With a novelist’s gift of imagination and a scholar’s intimate knowledge, Hanson recreates the distant ancient world down to its intimate details-from the weight of a spear in a soldier’s hand to the drinking songs of Theban soldiers, to the peculiar cameraderie of a slave and master who go into battle side by side. The End of Sparta is a stirring drama and a rich, absorbing reading experience.

Hardcover, ISBN 9781608191642




We will choose a winner at random from comments we receive here on the Blog from PBS members.


You have until Sunday, April 14, 2013 at 12 noon EDT, to leave a comment.

Good Luck to everyone!



Note: All the books given away on Free Book Friday are available in the PBS Market. We have thousands of new and new overstock titles available right now, with more added hourly. Some of the prices are amazing – and you can use a PBS credit to make the deal even better!

Remember, every new book purchase supports the club and helps keep membership free!






Historical Fiction Review – 11/22/63

Thursday, April 11th, 2013

11/22/63 by Stephen King

Review by Kelsey O.


Schoolteacher Jake Epping is about to learn to most stunning secret ever. After being summoned to Al’s dinner he is told of a portal aka the rabbit hole that will take him back to 1958. Al’s lifetime obsession is to prevent that assassination of John F. Kennedy and he has compiled a book full of Lee Harvey Oswald’s movements but he is missing the key…did he act alone or not. Now cancer has taken the opportunity for Al to find out and he must confide in one man who is young enough, smart enough and doesn’t have many ties to go back thru the portal and hang around until 1963 to find out and possibly stop Oswald from committing the assassination. Al’s time is short and he needs Jake to believe him so he sends him thru to test the waters. Jake does have one thing he would like to change about what happened to one of his adult students, coincidentally, in 1958, and decides to test the rabbit hole. Even after somewhat successfully achieving his goal and coming back, Jake is hesitant but Al does something to force his hand and Jake has no choice but to head back under his fake identity that Al created for him, George.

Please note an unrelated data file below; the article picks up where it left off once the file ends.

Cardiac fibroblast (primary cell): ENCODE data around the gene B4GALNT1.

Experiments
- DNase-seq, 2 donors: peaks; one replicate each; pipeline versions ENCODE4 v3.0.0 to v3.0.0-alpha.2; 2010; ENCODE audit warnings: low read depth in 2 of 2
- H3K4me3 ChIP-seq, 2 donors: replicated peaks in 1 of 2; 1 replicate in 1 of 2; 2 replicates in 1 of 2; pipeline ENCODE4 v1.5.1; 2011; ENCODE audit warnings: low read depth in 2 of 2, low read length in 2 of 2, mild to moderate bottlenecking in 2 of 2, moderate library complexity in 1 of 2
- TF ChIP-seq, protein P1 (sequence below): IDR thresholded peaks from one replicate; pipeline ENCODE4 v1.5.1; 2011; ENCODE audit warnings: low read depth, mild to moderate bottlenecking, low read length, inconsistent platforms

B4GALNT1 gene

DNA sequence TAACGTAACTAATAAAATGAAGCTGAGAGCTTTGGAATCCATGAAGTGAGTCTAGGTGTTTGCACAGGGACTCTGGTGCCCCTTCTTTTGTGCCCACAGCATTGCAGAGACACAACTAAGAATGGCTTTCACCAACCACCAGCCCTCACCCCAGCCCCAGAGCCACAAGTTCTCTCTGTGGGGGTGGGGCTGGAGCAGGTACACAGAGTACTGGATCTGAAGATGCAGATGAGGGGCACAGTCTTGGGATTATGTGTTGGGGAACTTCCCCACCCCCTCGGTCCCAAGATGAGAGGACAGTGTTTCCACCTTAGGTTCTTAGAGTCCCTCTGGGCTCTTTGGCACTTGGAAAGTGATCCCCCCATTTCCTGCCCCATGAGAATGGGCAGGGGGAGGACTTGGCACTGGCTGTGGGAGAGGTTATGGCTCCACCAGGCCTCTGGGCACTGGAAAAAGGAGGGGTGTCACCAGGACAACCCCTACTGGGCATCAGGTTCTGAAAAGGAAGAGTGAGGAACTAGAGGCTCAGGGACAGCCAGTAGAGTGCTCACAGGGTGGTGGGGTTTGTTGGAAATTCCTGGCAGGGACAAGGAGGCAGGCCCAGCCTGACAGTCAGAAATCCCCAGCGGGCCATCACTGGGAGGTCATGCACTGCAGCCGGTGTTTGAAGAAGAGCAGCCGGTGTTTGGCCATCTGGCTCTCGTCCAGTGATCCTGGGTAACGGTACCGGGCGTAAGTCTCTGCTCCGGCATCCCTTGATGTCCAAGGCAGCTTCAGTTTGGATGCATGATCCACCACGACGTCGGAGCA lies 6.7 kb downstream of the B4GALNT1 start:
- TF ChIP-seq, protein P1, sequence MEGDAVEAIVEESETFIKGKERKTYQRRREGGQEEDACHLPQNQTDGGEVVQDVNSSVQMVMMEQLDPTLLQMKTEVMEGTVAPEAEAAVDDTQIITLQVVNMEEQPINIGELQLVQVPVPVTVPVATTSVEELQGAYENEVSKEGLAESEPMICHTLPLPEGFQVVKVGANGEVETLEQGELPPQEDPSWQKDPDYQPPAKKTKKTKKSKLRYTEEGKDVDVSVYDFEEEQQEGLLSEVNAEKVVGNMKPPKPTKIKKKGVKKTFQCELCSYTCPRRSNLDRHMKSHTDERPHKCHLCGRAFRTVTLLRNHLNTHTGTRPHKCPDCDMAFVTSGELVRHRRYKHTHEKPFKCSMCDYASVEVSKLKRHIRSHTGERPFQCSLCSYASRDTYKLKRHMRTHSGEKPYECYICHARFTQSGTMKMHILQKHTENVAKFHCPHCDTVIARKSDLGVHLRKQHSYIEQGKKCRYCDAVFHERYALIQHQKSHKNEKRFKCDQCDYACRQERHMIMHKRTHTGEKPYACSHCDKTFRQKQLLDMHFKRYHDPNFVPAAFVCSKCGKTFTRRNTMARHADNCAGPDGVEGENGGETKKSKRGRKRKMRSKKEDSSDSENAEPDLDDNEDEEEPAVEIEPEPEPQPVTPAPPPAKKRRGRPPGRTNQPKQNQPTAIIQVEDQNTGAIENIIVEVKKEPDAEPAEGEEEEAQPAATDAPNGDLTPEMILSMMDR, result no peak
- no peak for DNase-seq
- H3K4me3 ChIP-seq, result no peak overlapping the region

Having to wait around until 1963, Jake/George starts to become bored and wants to teach again and begins to form attachments to some very interesting characters all of which he was warned not to do. Each new character ends up playing an intricate part in what he came to do. 11/22/63 wouldn’t be the novel it is without all the trials that Jake/George endures during his time in the past. The reader becomes deeply invested and wish for a happy outcome even though fate has another idea on what is to become of those that meddle with the future. History does not like change and even though Al warned Jake/George about this, it still takes all of us by surprise.


I loved every page of this 842 page novel. King had me quickly flipping pages to find out what happens next and then he left me raw and broken at the end. The time travel aspect is real basic. The portal takes to the same day every time and each time you enter it will reset all that was changed that last time someone went thru. Though you may be gone for months or years, in your future time you are only gone 2 minutes. The blending of fact and fiction is one of King’s strengths and it is showcased brilliantly in this remarkable read. If you enjoyed Under to Dome you will love what King has in store for you in 11/22/63.